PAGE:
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So why were they throwing the young widow into the fire?

The episode portrayed the ancient practice of sati ("suh-thee"), the practice of widows throwing themselves into their husbands' funeral pyres in midieval India.

Sati was not performed everywhere in India (I'm looking for more information on its origins since I don't trust my memory alone...). According to the sources I've read, the widows who took part were not coerced--but when respectable life ended with widowhood (widows couldn't remarry and were considered inauspicious) and dying with their husbands lead to honor and praise, it doesn't sound as though the women who chose to practice sati were completely devoid of encouragement. They were trained to be loyal and devoted wives, so of course they would view the practice as their duty.

The fact that followers of Hinduism may revere God as Mother but treat the women around them as lesser than men is a paradox that only a sociologist might attempt to explain. I think it's safe to say that any treatment of women as lesser is not an intrinsic part of the religion. Social movements in India by people like Mahatma Gandhi succeeded in doing what the British could not when they tried to ban sati during the occupation. (I will avoid debating over the ethics of forcing a value system onto another culture.) Sati is currently stamped out (although some claim that it may still continue in very isolated areas, which is an alarming thought).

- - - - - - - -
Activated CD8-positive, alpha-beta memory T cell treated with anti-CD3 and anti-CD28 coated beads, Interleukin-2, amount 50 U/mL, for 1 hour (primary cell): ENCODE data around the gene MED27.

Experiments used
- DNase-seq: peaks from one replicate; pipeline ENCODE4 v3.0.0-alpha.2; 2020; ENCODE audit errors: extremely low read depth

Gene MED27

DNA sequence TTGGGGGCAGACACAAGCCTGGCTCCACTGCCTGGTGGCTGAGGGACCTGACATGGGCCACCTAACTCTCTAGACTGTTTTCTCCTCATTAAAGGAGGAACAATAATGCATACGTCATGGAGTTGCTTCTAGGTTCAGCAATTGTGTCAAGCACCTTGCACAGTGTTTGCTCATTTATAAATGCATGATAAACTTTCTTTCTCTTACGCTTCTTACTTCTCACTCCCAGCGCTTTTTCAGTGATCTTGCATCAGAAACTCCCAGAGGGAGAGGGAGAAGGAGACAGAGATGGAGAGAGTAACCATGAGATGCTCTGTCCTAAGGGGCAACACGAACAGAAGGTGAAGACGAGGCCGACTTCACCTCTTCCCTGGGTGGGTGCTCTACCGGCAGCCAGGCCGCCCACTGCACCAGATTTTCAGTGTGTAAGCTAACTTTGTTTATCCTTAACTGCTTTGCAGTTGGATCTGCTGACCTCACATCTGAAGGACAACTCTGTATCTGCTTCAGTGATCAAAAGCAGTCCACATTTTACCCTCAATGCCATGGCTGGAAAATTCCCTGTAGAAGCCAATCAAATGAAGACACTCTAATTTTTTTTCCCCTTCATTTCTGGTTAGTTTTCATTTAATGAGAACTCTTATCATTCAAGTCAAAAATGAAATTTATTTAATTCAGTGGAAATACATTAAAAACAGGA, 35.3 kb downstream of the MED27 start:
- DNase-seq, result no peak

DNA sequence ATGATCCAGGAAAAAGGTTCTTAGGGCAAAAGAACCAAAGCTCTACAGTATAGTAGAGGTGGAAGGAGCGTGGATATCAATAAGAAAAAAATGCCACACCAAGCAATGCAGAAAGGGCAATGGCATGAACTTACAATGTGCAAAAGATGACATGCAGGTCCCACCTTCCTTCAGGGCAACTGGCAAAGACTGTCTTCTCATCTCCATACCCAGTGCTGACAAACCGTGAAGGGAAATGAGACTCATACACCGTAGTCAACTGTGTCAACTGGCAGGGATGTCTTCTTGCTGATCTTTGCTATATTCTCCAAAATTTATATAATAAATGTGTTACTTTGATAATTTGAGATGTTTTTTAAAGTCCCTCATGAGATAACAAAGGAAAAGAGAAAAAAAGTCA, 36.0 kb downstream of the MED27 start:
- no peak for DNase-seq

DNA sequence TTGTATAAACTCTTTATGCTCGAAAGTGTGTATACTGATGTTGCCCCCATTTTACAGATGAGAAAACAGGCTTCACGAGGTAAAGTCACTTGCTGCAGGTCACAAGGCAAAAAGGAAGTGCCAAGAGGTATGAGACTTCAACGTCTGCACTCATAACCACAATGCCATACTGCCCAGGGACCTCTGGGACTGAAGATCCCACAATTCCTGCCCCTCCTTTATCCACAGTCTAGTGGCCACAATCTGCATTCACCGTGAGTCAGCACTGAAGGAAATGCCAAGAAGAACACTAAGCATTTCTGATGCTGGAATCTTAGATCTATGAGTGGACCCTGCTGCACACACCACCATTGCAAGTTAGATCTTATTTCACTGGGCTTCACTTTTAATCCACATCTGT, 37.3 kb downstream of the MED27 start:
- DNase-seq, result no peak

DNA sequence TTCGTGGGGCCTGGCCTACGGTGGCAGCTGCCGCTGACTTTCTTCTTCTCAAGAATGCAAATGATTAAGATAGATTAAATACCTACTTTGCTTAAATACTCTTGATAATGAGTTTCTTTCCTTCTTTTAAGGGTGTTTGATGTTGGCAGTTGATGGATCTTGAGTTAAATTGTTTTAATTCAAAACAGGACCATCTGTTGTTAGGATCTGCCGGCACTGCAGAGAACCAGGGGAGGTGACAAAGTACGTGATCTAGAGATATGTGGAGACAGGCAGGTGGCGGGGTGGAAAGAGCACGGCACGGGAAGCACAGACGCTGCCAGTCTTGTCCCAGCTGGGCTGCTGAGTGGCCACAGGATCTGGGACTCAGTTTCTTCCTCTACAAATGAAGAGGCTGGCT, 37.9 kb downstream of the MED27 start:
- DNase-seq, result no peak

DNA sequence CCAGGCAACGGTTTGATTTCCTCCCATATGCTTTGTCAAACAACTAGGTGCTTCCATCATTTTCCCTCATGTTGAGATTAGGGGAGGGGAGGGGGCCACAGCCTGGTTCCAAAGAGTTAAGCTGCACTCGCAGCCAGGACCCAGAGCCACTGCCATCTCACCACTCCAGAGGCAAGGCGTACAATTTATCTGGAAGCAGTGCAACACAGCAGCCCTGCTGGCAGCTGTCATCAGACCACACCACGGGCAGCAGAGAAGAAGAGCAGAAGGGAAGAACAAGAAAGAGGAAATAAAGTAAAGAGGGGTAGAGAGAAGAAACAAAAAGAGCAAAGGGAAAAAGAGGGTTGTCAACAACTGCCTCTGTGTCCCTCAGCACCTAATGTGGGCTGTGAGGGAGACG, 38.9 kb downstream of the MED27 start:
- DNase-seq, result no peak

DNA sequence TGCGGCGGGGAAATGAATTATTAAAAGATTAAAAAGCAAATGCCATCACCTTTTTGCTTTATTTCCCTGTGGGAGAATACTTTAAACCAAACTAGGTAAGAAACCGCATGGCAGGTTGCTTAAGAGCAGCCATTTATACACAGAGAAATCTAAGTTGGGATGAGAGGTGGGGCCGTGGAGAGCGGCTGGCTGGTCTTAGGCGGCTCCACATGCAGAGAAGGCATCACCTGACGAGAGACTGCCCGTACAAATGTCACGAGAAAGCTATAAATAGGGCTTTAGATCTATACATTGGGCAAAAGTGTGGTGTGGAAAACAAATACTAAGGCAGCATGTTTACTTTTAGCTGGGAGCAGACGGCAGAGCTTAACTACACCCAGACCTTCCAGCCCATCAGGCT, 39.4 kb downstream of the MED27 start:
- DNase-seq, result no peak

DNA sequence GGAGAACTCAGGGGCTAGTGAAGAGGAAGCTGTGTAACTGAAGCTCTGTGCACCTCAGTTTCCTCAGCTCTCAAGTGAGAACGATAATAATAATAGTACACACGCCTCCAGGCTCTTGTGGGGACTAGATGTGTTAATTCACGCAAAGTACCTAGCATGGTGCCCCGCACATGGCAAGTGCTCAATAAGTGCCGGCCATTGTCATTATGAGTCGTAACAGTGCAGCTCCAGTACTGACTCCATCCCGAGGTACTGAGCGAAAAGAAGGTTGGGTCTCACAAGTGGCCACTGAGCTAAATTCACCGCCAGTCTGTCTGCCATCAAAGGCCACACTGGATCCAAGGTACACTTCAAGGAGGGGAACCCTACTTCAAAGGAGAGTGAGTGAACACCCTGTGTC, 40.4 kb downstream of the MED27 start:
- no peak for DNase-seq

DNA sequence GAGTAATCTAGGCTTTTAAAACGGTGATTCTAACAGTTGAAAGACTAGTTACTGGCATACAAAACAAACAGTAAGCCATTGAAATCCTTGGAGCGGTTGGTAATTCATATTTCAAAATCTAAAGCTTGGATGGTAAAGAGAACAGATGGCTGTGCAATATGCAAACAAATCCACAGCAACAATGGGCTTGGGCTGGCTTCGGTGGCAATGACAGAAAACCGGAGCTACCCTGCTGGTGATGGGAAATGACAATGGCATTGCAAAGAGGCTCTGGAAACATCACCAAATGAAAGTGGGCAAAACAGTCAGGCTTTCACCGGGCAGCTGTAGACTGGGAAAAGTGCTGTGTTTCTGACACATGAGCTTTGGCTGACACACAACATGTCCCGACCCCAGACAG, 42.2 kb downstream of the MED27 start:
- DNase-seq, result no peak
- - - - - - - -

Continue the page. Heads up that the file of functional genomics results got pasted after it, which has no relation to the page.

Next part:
In any case, it was fun to see Xena coming to the rescue!

the subversive pomegranate
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Xena: Warrior Princess is MCA/Universal and whoever else legally owns it. This page is 1999 shilpa.